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    Posted in 25 Stories About Work, Book Notes, Management | 12 Comments »

    Book Review: The Road Back, by Erich Maria Remarque (rerun)

    Posted by David Foster on 20th November 2016 (All posts by )

    The Road Back by Erich Maria Remarque

    —-

    (I had intended to rerun this post during the 100th anniversary of the Battle of the Somme, which took place from July 1 to November 18, 1916…missed that window, but of course the war lasted for two more years after the Somme)

    The narrator is a young German who served in the First World War. The war is finally over, and Ernst, together with his surviving comrades, has returned to the high school from which they departed in 1914. The Principal is delivering a “welcome home” speech, and it is a speech in the old oratorical style:

    “But especially we would remember those fallen sons of our foundation, who hastened joyfully to the defence of their homeland and who have remained upon the field of honour. Twenty-one comrades are with us no more; twenty-one warriors have met the glorious death of arms; twenty-one heroes have found rest from the clamour of battle under foreign soil and sleep the long sleep beneath the green grasses..”

    There is suddden, booming laughter. The Principal stops short in pained perplexity. The laughter comes from Willy standing there, big and gaunt, like an immense wardrobe. His face is red as a turkey’s, he is so furious.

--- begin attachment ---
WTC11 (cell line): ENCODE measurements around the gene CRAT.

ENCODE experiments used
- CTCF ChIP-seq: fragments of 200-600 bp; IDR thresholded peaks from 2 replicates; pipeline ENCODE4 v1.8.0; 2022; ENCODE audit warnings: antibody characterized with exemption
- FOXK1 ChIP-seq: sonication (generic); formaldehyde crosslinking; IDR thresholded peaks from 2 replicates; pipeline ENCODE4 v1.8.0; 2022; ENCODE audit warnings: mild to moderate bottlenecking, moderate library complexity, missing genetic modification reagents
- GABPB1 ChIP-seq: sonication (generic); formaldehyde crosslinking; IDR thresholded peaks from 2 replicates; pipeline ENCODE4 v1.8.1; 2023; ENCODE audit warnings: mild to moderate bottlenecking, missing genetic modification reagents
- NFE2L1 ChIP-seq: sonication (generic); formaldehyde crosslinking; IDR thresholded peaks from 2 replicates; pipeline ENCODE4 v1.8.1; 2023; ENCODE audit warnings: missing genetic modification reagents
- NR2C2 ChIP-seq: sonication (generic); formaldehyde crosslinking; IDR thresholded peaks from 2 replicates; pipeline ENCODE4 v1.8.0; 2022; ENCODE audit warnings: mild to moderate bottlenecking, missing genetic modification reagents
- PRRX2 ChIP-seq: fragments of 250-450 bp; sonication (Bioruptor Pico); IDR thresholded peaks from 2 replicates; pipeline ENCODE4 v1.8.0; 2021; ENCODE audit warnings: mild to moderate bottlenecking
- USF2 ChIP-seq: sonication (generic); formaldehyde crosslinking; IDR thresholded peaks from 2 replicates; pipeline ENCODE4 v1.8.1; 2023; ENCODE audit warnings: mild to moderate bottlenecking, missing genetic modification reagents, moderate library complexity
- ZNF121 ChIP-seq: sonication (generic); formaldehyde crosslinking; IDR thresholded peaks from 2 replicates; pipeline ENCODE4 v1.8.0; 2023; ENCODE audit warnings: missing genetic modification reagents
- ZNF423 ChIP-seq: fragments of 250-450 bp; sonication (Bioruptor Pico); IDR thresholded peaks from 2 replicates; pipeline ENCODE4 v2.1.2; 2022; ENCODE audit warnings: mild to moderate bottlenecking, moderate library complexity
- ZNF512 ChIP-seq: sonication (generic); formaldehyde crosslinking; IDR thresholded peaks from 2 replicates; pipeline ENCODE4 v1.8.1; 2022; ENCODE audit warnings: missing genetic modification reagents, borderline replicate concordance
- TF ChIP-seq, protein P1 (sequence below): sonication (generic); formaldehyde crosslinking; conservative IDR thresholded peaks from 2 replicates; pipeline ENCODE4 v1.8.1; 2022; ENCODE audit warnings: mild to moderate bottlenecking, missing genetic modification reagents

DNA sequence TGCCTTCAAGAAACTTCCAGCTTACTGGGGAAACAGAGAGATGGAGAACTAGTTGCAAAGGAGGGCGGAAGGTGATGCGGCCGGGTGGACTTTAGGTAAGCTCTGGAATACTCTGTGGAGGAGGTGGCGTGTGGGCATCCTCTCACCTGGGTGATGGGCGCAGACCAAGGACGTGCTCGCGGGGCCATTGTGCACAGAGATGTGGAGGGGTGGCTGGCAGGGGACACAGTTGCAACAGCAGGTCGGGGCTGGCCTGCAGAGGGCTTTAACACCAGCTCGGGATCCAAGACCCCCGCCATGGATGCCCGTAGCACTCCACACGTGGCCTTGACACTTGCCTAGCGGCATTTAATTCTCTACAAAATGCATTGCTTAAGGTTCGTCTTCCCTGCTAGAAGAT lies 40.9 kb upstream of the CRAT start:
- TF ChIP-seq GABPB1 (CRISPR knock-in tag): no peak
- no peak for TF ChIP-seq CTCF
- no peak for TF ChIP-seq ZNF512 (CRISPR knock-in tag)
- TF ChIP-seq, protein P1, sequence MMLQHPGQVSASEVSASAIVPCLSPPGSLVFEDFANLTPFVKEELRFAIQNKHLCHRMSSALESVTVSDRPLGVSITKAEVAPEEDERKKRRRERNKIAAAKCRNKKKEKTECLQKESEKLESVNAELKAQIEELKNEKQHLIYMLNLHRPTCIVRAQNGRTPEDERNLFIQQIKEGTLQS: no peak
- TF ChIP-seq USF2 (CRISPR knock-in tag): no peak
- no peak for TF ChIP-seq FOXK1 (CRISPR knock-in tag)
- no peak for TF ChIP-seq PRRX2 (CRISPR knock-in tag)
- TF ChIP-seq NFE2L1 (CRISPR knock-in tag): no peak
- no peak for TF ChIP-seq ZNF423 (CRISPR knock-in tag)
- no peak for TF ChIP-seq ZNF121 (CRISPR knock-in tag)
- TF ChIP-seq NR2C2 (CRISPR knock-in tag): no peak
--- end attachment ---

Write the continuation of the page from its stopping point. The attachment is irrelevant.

“Green grasses!–green grasses!” he stutters, “long sleep?” In the mud of shell-holes they are lying, knocked rotten. ripped in pieces, gone down into the bog–Green grasses! This is not a singing lesson!” His arms are whirling like a windmill in a gale. “Hero’s death! And what sort of thing do you suppose that was, I wonder?–Would you like to know how young Hoyer died? All day long he lay in the wire screaming. and his guts hanging out of his belly like macaroni. Then a bit of shell took off his fingers and a couple of hours later another chunk off his leg; and still he lived; and with his other hand he kept trying to pack back his intestines, and when night fell at last he was done. And when it was dark we went out to get him and he was as full of holes as a nutmeg grater.—Now, you go and tell his mother how he died–if you have so much courage.”

    Not only Willy, but several other student/soldiers rise to challenge the tone of the Principal’s speech:

    “But gentlemen,” cries the Old Man almost imploringly, “there is a misunderstanding–a most painful misunderstanding—”

    But he does not finish. He is interrupted by Helmuth Reinersmann, who carried his brother back through a bombardment on the Yser, only to put him down dead at the dressing-station.

    “Killed,” he says savagely, “They were not killed for you to make speeches about them. They were our comrades. Enough! Let’s have no more wind-bagging about it.”

    The assembly dissolves into angry confusion.